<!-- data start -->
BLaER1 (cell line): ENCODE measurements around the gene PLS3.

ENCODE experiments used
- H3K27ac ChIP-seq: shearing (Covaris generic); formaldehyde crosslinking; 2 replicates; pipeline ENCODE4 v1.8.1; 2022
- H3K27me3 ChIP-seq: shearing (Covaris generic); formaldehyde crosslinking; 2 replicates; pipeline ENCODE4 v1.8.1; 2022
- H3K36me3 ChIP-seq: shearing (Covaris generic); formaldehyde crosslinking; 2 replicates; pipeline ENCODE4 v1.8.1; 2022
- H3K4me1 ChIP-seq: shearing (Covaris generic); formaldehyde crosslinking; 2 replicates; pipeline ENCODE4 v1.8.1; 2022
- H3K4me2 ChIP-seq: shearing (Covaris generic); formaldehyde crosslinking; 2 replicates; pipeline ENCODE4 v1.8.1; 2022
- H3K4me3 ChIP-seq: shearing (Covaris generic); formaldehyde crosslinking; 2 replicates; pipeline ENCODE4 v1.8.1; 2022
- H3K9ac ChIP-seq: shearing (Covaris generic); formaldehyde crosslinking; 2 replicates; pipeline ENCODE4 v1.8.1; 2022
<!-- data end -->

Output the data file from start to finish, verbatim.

BLaER1 (cell line): ENCODE measurements around the gene PLS3.

ENCODE experiments used
- H3K27ac ChIP-seq: shearing (Covaris generic); formaldehyde crosslinking; 2 replicates; pipeline ENCODE4 v1.8.1; 2022
- H3K27me3 ChIP-seq: shearing (Covaris generic); formaldehyde crosslinking; 2 replicates; pipeline ENCODE4 v1.8.1; 2022
- H3K36me3 ChIP-seq: shearing (Covaris generic); formaldehyde crosslinking; 2 replicates; pipeline ENCODE4 v1.8.1; 2022
- H3K4me1 ChIP-seq: shearing (Covaris generic); formaldehyde crosslinking; 2 replicates; pipeline ENCODE4 v1.8.1; 2022
- H3K4me2 ChIP-seq: shearing (Covaris generic); formaldehyde crosslinking; 2 replicates; pipeline ENCODE4 v1.8.1; 2022
- H3K4me3 ChIP-seq: shearing (Covaris generic); formaldehyde crosslinking; 2 replicates; pipeline ENCODE4 v1.8.1; 2022
- H3K9ac ChIP-seq: shearing (Covaris generic); formaldehyde crosslinking; 2 replicates; pipeline ENCODE4 v1.8.1; 2022